For us as parents, it’s important to walk our kids through the value and impact of feeling things. During this quiet time of “boredom”, we can prevent baggage from building up as resentment comes to the surface for us to face. If we don’t have the tools to sit quietly and process, we may even stifle our passion because any overt emotion feels wrong, or like we are out of control. This is NOT healthy emotional development and it’s our responsibility as parents to teach out children that those emotions are normal and even positive. In doing so, we also teach them how to regulate and stop emotional train wreck moments, describing for them when the appropriate time is to express some of those feelings – simply put, bottling them up is never a good thing.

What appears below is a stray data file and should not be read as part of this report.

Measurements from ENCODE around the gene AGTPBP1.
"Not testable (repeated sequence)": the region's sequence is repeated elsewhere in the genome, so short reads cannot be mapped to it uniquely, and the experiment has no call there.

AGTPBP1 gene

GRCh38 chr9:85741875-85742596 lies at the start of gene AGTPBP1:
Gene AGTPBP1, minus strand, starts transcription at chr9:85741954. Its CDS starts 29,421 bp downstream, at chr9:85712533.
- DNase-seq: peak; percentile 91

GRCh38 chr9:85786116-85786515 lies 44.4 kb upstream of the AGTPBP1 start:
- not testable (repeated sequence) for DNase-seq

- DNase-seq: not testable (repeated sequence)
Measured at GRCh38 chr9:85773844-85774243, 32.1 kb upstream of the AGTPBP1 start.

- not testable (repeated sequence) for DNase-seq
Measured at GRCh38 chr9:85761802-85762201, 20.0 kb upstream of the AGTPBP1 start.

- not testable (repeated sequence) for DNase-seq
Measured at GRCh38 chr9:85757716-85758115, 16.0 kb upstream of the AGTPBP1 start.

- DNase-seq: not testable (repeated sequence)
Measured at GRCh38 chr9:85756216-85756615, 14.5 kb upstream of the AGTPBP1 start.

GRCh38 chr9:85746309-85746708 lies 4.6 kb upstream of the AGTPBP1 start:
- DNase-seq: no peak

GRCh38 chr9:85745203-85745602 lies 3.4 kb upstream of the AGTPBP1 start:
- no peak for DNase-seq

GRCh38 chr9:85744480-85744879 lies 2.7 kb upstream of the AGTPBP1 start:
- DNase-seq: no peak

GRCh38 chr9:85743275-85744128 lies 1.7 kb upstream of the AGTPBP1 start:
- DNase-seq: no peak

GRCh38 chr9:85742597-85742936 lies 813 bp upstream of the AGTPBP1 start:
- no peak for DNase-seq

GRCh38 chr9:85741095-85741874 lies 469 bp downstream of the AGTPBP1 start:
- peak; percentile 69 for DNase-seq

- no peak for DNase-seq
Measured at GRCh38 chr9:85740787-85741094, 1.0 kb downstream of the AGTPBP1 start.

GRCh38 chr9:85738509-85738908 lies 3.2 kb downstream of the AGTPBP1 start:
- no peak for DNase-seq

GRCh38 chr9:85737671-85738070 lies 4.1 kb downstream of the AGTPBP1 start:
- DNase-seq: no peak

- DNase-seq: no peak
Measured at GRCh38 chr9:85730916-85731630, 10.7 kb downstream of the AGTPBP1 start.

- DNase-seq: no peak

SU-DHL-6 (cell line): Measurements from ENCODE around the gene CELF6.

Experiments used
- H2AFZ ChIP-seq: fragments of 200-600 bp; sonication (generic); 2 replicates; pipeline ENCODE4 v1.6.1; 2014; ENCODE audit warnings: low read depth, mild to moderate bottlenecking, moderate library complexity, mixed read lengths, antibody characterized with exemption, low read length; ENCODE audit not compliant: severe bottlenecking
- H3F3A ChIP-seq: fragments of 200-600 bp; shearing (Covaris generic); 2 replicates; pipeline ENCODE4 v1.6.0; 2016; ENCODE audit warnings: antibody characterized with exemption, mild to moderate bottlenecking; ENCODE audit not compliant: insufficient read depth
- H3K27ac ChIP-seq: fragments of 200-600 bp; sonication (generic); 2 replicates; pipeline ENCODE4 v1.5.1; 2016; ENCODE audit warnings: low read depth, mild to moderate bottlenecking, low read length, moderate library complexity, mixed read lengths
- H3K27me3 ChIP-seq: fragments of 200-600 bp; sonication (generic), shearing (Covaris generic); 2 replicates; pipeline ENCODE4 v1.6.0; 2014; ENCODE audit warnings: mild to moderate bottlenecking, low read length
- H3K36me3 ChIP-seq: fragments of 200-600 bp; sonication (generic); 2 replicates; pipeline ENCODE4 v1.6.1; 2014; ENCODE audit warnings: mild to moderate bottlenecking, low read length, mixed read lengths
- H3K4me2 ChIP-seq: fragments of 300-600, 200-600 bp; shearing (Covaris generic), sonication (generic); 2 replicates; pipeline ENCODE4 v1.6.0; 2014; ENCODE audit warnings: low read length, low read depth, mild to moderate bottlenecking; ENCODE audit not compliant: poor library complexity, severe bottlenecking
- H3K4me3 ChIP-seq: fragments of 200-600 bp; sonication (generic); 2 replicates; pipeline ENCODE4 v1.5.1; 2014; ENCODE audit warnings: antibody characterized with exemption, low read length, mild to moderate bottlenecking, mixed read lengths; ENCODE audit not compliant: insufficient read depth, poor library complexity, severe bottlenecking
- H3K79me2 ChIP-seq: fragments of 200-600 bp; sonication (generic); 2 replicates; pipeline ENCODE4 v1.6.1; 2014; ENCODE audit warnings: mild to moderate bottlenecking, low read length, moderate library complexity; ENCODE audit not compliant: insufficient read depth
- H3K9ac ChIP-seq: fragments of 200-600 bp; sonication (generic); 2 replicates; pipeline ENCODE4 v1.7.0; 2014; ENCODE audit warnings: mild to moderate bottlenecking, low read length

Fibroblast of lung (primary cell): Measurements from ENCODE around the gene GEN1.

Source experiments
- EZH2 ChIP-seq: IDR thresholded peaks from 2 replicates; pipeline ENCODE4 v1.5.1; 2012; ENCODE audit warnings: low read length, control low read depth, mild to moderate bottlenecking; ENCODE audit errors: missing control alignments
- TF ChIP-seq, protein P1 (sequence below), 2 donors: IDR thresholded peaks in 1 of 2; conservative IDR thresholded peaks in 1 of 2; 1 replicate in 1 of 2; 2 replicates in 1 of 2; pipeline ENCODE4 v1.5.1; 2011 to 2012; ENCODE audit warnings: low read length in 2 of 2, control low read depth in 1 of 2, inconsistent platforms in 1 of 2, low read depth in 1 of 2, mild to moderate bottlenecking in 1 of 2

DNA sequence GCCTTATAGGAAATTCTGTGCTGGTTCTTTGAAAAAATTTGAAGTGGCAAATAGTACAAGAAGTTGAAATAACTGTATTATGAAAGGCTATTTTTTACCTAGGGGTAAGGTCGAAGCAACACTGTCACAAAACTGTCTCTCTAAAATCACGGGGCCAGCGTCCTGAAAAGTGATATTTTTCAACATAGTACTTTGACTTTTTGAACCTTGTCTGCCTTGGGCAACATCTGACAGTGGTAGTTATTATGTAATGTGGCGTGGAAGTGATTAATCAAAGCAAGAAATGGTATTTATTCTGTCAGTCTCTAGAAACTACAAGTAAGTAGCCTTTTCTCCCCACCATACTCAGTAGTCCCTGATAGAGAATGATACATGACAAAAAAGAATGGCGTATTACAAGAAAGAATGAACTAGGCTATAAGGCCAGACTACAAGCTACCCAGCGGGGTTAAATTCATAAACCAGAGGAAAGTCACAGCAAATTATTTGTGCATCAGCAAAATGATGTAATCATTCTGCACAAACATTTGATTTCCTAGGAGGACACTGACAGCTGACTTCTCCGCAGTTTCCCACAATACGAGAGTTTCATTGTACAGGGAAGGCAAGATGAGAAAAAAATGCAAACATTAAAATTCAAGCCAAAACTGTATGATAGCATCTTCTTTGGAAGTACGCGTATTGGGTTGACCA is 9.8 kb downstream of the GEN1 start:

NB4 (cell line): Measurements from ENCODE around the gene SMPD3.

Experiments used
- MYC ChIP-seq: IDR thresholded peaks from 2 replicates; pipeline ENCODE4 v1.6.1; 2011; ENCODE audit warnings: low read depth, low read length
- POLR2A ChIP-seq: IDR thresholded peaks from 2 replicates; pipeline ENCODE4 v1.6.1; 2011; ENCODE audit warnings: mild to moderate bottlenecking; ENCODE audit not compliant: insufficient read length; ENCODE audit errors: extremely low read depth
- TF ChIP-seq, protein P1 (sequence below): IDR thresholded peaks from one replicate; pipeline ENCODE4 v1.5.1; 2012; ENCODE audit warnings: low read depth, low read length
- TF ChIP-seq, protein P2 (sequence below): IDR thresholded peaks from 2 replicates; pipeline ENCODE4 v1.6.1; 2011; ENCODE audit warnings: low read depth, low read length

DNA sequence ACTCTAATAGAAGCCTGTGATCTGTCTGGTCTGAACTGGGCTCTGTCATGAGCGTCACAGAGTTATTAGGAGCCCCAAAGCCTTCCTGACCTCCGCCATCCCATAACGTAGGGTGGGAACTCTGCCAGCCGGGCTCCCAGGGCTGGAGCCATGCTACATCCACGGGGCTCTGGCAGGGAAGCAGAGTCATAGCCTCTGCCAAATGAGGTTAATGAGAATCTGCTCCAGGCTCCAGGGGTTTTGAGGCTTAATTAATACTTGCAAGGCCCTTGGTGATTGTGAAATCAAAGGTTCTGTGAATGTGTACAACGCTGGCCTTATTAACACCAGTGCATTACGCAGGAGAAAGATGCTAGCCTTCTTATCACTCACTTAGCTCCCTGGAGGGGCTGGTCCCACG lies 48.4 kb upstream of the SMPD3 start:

May you and your children continue to embrace boredom and shift our thinking of it from dread to opportunity.

click here for part 3 of Redefining Boredom


Santa Clause: Child like faith at Christmas…

Santa Clause

Childlike Faith at Christmas

One of my favourite movies to watch at Christmas is “The Santa Clause 2”. I love it for a few reasons, the magic and mystery of the fantasy of Santa is one, it’s fun and entertaining and we can watch it as a family. But the biggest reason I like it is because of one scene in particular.


Spoiler alert!


The scene is where Santa is on a date with the school principal and they are heading to the school’s staff party. At this point Santa looks more like Tim Allen so no one knows who he actually is. They get to the party and it’s a disaster. Tim Allen feels bad and decides to use almost all of his magic on presents for everyone in the room.